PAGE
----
The independent newspaper of the University of Iowa community since 1868

The Daily Iowan

The independent newspaper of the University of Iowa community since 1868

The Daily Iowan

The independent newspaper of the University of Iowa community since 1868

The Daily Iowan


Eco Tourism

Recent years have witnessed a boost in tourism. Many people now want to travel the world, see what other countries have to offer, and break away from the mundaneness of their usual lives. But let’s be honest – with that has come an increase in pollution. The flights, train rides, shopping experiences, and other touristy norms often harm the environment. And as such, more tourists have leaned on eco-tourism, seeking to reduce their adverse environmental impacts and make tourism more sustainable. So, how does this work, and how can you be a part of this movement?

The Eco-Tourist Track: What Does It Entail?

Natural areas are beautiful because they are unspoiled. But we have all seen what happens when these areas are not shielded from human impact – the resources get destroyed. Soon enough, once beautiful attractions lose their allure and contribute to the rising concerns about climatic change. Think plastic bottles on beaches, plastic papers on hiking trails, etc.

Eco-tourism focuses on reducing plant and animal life damage while upholding cultural heritage. It does so through the principles below:

  • Reducing the negative effects of tourism on natural areas, e.g., water bodies and forests.
  • Fostering awareness about the importance of environmental conservation,
  • Maintaining respect for local cultures and minimizing negative effects on social behaviors in local communities, and
  • Nurturing a positive relationship between visitors and locals by respecting their rights and beliefs.

Eco-tourism thus creates a sustainable eco-system where people can continue traveling for centuries without eroding the physical and social attractions that call to them.

Being an eco-tourist is not complicated or uncomfortable. Instead, it is as simple as changing your travel lifestyle in a few ways. As you contemplate your next travel plan, remember to ensure your passport is travel-ready. To discover passport prices and other information about getting a passport, simply click on this link.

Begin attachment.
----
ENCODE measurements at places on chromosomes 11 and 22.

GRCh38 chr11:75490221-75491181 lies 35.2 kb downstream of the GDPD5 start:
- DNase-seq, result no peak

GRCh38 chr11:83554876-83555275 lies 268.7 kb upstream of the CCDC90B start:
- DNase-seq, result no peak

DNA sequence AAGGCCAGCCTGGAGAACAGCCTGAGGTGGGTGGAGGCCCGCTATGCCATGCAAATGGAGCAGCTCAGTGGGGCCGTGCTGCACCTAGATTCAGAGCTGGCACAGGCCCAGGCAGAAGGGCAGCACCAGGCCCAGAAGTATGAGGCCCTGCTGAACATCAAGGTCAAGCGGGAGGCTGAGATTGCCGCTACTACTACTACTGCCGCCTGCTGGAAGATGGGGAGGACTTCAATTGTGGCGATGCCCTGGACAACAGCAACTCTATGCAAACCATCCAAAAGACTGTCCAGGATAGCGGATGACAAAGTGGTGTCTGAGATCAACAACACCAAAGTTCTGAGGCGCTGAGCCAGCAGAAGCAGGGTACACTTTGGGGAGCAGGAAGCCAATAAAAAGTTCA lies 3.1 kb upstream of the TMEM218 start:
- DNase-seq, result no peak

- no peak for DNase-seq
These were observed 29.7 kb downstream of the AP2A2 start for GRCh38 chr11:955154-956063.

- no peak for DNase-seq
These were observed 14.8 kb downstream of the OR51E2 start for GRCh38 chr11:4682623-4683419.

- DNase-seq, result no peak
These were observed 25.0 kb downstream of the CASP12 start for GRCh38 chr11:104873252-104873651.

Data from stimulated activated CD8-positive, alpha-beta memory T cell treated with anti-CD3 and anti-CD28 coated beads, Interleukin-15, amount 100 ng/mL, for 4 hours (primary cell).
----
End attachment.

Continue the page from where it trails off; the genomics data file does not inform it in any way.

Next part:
Joining the Movement

Eco-tourism is part of the more extensive sustainable tourism, though the former mainly focuses on natural areas and communities. It takes different forms, including community development trips, lodging in eco-friendly accommodations, and boosting agrotourism. It reduces damage to natural areas, improves livelihoods in local communities by availing employment and reducing damage to natural resources, and pushes governments and NGOs to take environmental conservation more seriously.

You can be part of this fantastic initiative in the following ways:

1. Travel During the Low Season

Traveling during peak seasons comes with many disadvantages. First, getting a cheap flight is next to impossible. Secondly, the hotel prices are often almost double the low season rates. And third, most popular attractions have so many visitors that enjoying them is challenging. But did you know that this high number of tourists also overwhelms the locals and the environment? That’s right! Traveling during the low season is not only cheaper but also helps you reduce the strain on resources which is typical in the higher seasons.

2. Use Local Transport

You will likely use a plane to arrive at your destination. Is there a way to counter all that emission? Of course! Instead of using cabs to get around, consider the following options:

  • Use local buses to move from one stop to the other: Most regions have such transportation options which help you limit your emissions,
  • Cycle to your destination: If the roads allow you to cycle, how about working out while emitting nothing into the atmosphere? It also enables you to learn more about the region.
  • Walk around: When covering short distances, you can walk as this is an excellent workout with zero negative emissions.

If these options are not available, you can use a cab. But consider sharing your ride to have a minimal impact.

3. Stay in an Eco-Lodge

Hotels and other modern accommodations are excellent. After all, they offer ACs, beautiful rooms with unique furnishings, a la carte restaurants with various cuisines, heated pools, jacuzzis, massages on call, etc. But have you ever thought about the carbon footprint in these spaces? While they might be comfortable and feature people tending to all your needs, these spaces are not kind to the environment. Consider switching to an eco-lodge which is more energy friendly and helps you live like a local. Besides, it also employs locals, allowing you to give back to the community.

4. Don’t Trash the Surroundings

Tourists consume many things on the go, from clothing to skincare products to food. And when you are not careful, disposing of the wrappers incorrectly can wreak havoc on the environment. You may figure that one sweet wrapper is not a foul move. But even if just 1,000 more people think the same thing, that would be disastrous to the local community. Find out where you can dispose of your trash. And work around recycling and reusing your plastics.

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